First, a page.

Charged with terrorism, and in exile…granted asylum in the UK.

Most colorful and truth speaking shirt in Maldives.

* (Buddhism is non-existent in its country of birth India, due to the invasion of muslim raiders and their subsequent tyrannical rule, initiated with the decapitation at buddhist Nalanda, of monasteries, libraries and universities, in the late 12th century by Khilji, and then by the lineage of central asian mongol (mughal) rulers till the mid 1850’s).

** (Discomfort with Islam being at the national core while irrefutable historic facts point to a different storied heritage is a similar issue in Iran, where I traveled through last fall. The difference being that there people are proud to be ‘Persian’ while considering themselves to be only ‘recently’ Islamic, and have preserved and are educated in their secular and cultural Achaemenid past).

Beautiful non denominational residents of the country.  Pics taken by fellow scuba diver Jean-Francois Belanger.

Swim – Green Andaman

Maldives: Over the years I’ve developed a desire for and joy in open water swimming. A couple days ago I swam back from those islands in the distance to the boat (picture below). The first bit was over a fish rich coral reef before the deep bottomless sea brought the first sense of hesitation. I’ve been diving with sharks etc for the last three days so they are prominent in my current mind space, but there hasn’t been a shark attack since 1973 per the dive master Mox, but still…Over this sabbatical I’ve written in a diary occasionally about my swimming experiences and am sharing one of them from almost to the day, a year ago in Phuket, Thailand. Over time I may share more…

Green Andaman:

(Nov 29, 2016, edited Feb 2017)

I step onto the matte gold silica speckled beach. The giant ocean stretches out west, birthed in a circular bay, and then onwards into the infinite horizon in front of me. Im on a baby bay, within a larger idyllic crescent, about the same curve as a one-eight new moon. I plunge in softly, through nourishing tropical dense air. For the first few strokes I watch the sand below me as it gently reclines away, bits of coral light the way. A hilly but small high tide island stands guard to the baby bay on the south, forested with large dark spinach green trees, seemingly immovable, ignoring the gentle breeze, watching over me, arrested. On the north, which is part of the longer crescent, the frantically waving yellow-ribbed happy coconut trees, dance and fan me forward confidently thru the green Andaman.

Soon, I’m out about twenty languid minutes, past the submerged sand break. Limp and largely colorless boulders of corals recede under me. Leaves and stalks liberated from the jungle shore brush up. Sneaking a look around, suddenly what I’m familiar with has faded into the rearview. Nothing I can see from the shore is recognizable. Now, no one else is around. Im in virgin territory. Some lice bite away at me, i flail rub my body as i swim, but new beastly lice show up, Sisyphean efforts I think. I choose to ignore them.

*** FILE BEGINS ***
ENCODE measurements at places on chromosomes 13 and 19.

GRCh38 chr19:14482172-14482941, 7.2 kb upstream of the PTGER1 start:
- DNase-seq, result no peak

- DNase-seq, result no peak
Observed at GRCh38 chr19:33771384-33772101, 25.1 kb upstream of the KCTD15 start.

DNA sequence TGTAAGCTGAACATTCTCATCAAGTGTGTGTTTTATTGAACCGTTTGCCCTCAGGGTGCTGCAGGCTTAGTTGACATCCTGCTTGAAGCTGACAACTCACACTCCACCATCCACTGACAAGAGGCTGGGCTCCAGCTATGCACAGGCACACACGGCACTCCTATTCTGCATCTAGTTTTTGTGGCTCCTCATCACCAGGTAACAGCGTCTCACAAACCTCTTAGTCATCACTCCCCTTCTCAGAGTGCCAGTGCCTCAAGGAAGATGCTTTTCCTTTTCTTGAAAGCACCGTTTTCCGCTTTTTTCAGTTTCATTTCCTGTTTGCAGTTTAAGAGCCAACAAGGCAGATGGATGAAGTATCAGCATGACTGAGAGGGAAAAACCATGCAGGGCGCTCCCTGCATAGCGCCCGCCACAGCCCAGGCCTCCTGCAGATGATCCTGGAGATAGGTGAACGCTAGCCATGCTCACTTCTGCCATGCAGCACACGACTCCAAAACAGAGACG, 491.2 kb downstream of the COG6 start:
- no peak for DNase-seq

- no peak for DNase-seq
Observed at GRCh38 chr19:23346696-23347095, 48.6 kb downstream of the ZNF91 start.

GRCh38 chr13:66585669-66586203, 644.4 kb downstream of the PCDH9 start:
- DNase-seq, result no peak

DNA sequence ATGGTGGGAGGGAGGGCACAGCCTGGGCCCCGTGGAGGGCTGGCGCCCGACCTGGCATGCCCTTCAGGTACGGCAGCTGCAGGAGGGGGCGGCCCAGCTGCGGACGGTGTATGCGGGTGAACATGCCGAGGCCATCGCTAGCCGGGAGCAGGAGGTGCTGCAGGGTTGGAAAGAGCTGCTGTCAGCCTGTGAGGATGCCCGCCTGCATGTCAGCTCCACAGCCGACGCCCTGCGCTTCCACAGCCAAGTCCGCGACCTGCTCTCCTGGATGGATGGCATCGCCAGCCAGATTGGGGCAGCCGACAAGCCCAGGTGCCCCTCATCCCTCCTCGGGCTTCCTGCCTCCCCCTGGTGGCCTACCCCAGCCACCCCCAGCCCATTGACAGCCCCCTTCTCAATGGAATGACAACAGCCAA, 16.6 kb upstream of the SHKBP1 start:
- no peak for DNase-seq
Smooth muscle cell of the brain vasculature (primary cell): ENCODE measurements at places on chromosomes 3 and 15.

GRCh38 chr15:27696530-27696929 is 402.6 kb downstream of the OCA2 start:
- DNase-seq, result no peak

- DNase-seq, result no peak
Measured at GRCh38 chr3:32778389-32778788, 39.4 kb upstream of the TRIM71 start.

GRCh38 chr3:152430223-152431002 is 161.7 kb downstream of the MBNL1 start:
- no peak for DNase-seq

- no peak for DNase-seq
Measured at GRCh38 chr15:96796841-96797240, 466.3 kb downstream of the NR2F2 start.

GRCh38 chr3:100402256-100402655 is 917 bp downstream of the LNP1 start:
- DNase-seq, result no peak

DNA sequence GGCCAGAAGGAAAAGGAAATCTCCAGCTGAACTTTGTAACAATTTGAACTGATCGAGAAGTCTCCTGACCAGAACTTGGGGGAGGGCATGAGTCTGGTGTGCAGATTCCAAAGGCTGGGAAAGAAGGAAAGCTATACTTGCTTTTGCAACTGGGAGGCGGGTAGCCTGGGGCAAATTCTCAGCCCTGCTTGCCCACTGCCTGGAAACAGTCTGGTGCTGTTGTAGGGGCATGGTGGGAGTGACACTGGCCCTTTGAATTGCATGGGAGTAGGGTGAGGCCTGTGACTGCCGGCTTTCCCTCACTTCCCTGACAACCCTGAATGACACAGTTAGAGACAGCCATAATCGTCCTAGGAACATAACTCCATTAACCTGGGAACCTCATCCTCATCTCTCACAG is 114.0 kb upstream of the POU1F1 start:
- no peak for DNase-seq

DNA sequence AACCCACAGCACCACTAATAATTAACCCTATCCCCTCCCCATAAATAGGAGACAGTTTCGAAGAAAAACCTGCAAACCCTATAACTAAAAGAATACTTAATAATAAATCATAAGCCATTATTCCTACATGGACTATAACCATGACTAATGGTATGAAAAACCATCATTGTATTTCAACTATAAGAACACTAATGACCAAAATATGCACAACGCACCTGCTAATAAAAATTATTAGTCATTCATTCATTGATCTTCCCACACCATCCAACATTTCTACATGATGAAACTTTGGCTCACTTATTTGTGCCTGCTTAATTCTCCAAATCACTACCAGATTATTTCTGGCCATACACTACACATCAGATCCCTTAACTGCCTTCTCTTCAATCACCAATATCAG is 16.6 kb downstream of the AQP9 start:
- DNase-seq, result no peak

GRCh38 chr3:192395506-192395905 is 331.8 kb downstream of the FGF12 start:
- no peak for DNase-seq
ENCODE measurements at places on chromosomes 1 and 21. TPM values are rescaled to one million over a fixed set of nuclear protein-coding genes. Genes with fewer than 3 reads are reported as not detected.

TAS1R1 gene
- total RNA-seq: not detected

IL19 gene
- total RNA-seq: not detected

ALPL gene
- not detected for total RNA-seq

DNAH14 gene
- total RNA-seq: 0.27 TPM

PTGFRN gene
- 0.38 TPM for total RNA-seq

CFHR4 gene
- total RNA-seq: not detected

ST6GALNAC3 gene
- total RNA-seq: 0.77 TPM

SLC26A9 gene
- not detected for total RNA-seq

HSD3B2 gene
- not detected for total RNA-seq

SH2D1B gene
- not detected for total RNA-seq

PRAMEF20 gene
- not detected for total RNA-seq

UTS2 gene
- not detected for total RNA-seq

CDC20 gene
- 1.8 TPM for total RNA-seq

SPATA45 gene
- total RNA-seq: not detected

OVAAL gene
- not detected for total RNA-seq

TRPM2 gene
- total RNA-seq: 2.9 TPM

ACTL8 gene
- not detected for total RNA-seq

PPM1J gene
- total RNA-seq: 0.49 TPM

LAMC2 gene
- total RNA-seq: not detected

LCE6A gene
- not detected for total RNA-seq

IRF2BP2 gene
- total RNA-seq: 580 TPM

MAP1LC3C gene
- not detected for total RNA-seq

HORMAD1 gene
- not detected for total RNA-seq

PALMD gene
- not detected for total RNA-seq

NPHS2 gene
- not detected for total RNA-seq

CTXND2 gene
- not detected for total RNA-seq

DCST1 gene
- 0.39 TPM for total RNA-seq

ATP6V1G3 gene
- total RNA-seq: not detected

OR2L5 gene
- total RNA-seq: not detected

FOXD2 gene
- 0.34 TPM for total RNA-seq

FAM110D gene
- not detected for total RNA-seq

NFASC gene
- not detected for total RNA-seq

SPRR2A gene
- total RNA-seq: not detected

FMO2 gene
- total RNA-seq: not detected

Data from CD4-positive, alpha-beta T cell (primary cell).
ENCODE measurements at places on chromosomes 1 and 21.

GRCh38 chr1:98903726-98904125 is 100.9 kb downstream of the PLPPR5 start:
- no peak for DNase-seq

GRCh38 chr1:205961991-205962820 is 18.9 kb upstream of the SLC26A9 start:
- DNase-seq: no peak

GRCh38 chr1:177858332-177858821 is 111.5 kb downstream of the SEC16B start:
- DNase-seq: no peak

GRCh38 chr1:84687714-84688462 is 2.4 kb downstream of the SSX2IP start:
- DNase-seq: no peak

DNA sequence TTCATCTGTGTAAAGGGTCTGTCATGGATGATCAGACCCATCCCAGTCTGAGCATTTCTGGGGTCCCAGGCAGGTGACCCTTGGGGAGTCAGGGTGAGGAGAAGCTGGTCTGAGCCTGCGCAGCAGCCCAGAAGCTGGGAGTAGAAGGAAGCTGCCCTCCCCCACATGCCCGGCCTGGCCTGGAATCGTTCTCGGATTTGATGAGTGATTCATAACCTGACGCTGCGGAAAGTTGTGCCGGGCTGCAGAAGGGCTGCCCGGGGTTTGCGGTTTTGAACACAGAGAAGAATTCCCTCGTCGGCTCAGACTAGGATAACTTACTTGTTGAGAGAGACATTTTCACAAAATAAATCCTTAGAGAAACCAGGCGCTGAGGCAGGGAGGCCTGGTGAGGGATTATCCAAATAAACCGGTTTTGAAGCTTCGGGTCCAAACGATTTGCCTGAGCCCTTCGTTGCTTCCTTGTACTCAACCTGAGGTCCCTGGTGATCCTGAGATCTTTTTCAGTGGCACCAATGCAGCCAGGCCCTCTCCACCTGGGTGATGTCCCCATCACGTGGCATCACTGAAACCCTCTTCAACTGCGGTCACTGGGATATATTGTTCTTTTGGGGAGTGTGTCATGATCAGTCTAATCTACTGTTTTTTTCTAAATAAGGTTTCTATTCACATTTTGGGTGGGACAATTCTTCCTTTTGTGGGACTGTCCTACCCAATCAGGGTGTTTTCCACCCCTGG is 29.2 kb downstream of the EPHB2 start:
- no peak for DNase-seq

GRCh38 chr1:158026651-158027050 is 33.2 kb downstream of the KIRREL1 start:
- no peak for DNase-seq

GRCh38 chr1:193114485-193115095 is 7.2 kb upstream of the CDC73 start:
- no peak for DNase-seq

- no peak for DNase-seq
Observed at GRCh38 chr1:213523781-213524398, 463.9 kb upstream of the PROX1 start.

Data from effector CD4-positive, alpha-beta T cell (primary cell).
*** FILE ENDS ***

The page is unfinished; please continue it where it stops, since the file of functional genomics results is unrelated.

Further out, I turn back to see how far i’ve come. I’m not sure if its far enough. But i know if I’m not sure, its not far enough. I have to turn around when there is no doubt i’ve come too far, when I’m dancing on the edge. Courage from experience has taught me that it will be never too far, but you have to get to the point where you don’t question that you have reached where it gets scary far. I stretch further out into the throbbing ocean, arms pulling the torso out of my pelvis. Off rhythm breaching waves slap me rudely, brushing me around like a twig, filling my mouth with water where there should be air. Spitting out salt water, I catch the current and it pulls me out further, eventually breaching the juvenile ocean waves of unknown origin. Dark goggles all fogged up, my sight is blurred. I’m out there, past the sentry island into Layan Bay. There is nothing in the periphery of my sight ahead, neither land nor man in any avatar, only pulsing energetic wavy big ocean. I turn a bit, maybe a hundred degrees. Far on the right, as the land ridges up and away from the warm Andaman, a few pagoda spires of the Trisara Hotel break out, Burmese betel nut box lacquer orange, thru the frolicking coconut frond canopy, while other deep green trees around remain Buddha like still. Alone out there, I wonder, do they have eyes and are following me, wondering, what now, what is this, whats he doing here in our world?

Further out past the bay, I see longtail boats, little specs on the horizon. Turning back now, the large rocks corralling in the baby bay are small pebble like far behind me, and my dive in entry spot invisible behind the waves pillaging the shore. I don’t see the point where I have to return to but I know the path. The thought comes to me, right, this is it, too far out now. The ocean is dark green, there is no visibility in the water, can’t even see much below my immediate chest. Thoughts enter, will a ravaging half mad starving mammal take me out from below with a leg as appetizer, or maybe my sides, or mercifully from behind in a painless nanosecond into non-breath? The magnitude of my insignificance firmly sets in, the vast ocean punctures the ego, shattering it, leaving nothingness.

Though I put in place my process of focus thoughts puncture through, can i make it back…What would Michael Phelps do? Oh, and does he swim in the ocean or just a pool. Does he have his own pool…he must. Is his pool as beautiful as David Hockneys? Or is his beauty just the millisecond by which he has to improve his process and performance everyday. Does Phelps know any other beauty?